Eighth in a series giving a snapshot of the lives and thoughts of people you see on the streets daily. Sunday Observer reporter Sharlene Hendricks speaks with Alister McLean who was born blind and now serves as media monitoring officer in the Office of the Prime Minister.
I attribute most of my success to my mother who is now deceased. I was diagnosed with glaucoma at birth and there were persons who would have encouraged my mother when I was very young to give me up for adoption. They were of the view that because of my disability, it would be difficult for me to thrive and I would not come to anything good to be able to make a contribution to my mother in her old age.
But my mother stood by me. I recall the tough times, especially when I was at the Salvation Army School for the Blind boarding in Kingston and my mother would leave from Manchester every two weeks to visit me. When I was at Jamaica College she would ensure that she was at every parent-teacher meeting. The staff there called her the model parent.
Roberto Pocaterra Pocaterra
I spent seven very good years at Jamaica College, and after successfully completing my CXC and CAPE subjects, I matriculated to the University of the West Indies where I pursued a Bachelor of Science degree in Public Sector Management.
Because of my interest in politics and governance, I worked as a research assistant and volunteer at the Office of the Prime Minister. Currently I serve on the Young Jamaica executive which is the youth arm of the Jamaica Labour Party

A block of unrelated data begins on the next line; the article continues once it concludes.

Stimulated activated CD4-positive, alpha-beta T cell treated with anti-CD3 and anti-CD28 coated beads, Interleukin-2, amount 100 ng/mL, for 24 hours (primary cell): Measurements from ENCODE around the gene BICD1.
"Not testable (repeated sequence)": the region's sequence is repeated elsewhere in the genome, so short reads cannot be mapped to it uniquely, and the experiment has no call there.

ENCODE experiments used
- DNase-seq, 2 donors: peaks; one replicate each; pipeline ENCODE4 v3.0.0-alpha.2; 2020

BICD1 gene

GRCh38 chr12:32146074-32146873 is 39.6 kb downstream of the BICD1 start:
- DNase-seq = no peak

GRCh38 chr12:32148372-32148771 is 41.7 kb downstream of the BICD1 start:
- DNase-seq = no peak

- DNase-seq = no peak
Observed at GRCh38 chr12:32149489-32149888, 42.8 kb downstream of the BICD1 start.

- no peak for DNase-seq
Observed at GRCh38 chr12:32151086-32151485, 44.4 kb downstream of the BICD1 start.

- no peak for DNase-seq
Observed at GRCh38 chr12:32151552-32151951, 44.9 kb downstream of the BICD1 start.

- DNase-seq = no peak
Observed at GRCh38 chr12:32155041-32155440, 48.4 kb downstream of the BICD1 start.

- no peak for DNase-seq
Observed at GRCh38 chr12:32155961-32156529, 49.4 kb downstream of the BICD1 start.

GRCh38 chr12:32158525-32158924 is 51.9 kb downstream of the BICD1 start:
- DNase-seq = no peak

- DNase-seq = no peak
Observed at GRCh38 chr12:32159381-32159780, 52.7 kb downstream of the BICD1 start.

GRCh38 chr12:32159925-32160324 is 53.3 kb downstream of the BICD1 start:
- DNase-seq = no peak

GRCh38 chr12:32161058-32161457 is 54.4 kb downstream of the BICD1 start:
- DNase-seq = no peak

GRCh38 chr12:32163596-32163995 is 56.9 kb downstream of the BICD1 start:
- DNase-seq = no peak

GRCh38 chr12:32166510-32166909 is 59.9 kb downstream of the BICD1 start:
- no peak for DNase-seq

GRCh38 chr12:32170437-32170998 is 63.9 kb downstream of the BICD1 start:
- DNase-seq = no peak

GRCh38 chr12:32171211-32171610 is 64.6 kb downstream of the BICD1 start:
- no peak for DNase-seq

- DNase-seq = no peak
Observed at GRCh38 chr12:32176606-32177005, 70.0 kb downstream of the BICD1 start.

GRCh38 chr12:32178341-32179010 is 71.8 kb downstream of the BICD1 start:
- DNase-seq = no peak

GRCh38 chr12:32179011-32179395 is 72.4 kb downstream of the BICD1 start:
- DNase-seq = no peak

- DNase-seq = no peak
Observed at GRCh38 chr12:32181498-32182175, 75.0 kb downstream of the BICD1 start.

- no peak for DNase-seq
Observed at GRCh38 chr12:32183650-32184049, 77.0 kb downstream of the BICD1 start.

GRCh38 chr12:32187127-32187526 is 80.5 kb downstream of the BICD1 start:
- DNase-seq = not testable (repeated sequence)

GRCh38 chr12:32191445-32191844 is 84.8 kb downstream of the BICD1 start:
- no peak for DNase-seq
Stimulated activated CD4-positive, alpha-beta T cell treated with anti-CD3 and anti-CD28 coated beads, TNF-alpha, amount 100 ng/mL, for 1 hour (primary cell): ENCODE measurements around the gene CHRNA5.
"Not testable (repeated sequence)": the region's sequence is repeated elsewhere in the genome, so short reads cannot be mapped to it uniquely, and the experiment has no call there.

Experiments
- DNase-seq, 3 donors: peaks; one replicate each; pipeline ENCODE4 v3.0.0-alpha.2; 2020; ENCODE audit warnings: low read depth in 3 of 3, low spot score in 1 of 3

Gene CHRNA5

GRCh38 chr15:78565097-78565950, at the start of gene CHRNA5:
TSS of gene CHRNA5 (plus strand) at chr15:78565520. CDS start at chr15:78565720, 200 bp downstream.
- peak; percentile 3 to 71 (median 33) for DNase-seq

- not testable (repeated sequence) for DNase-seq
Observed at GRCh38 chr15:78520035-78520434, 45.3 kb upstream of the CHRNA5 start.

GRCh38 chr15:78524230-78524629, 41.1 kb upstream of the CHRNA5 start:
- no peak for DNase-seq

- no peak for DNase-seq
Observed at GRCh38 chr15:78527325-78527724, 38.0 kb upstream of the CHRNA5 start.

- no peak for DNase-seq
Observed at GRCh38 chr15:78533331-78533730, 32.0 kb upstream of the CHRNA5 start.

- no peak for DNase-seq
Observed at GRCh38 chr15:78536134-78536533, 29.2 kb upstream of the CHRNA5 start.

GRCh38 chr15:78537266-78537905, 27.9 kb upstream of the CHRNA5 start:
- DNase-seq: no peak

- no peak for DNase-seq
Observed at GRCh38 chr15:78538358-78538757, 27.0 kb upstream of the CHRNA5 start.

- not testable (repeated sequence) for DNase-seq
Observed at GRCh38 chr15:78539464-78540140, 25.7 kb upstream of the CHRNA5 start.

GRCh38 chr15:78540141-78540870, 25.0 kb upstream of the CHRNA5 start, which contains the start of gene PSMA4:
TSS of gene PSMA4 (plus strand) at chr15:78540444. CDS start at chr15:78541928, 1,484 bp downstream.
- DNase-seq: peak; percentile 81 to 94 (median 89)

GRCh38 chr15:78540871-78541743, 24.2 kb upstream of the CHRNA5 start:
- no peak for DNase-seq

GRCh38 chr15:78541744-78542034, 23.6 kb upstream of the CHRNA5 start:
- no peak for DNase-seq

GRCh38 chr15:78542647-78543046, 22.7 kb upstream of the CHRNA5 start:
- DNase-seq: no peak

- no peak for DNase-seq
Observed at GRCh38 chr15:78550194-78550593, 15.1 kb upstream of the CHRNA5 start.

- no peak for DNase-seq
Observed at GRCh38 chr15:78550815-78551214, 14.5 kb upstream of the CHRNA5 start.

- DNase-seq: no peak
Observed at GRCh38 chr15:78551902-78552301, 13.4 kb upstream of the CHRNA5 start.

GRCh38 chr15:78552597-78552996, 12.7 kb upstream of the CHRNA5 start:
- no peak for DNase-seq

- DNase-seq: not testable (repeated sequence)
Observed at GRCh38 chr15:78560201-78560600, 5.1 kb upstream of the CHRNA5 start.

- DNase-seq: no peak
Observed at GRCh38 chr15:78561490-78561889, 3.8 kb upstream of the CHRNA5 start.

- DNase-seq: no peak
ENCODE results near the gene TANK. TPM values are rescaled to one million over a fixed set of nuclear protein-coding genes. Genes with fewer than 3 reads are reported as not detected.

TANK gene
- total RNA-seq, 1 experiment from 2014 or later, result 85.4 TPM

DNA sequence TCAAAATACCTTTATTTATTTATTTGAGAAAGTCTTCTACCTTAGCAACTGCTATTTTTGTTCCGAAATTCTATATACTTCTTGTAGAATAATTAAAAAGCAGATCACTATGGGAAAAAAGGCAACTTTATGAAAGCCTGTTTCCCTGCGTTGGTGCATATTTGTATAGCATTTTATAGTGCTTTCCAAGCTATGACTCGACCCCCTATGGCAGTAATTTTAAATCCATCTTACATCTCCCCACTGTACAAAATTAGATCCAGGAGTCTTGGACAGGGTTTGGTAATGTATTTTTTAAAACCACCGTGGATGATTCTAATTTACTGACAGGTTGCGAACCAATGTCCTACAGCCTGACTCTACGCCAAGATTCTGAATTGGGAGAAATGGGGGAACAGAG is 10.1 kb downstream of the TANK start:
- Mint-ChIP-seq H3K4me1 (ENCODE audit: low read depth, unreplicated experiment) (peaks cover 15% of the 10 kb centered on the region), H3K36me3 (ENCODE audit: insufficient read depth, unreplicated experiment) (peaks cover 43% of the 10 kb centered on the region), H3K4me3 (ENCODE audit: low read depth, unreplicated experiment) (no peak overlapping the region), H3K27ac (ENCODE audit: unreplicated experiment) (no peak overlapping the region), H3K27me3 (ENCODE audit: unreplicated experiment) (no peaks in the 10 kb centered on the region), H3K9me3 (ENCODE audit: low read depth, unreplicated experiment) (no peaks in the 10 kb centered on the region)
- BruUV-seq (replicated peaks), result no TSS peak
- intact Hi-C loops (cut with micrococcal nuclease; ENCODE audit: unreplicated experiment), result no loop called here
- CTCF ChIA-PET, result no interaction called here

I was always an advocate. As a teenager most adults saw me as an argumentative and rebellious child, but looking back I was just an advocate at heart. At the school where I boarded, I would disagree with some of the policies of the administration and I would advocate for students there. It reached a point where I was expelled from the institution due to my level of advocacy
I see myself becoming the first person with a disability to ascend to the position of a minister with a full portfolio, serving in the Cabinet. You have Senator Floyd Morris who was a state minister before so he would have served on the executive but he was not a Cabinet minister. I want to be a Cabinet minister, and I would want to use that position to empower persons who are disenfranchised, and especially persons who have disabilities
Even though I came from a very humble background with limited means, my mother instilled in me that in spite of my circumstances, I am no less than anyone else. She is actually my hero
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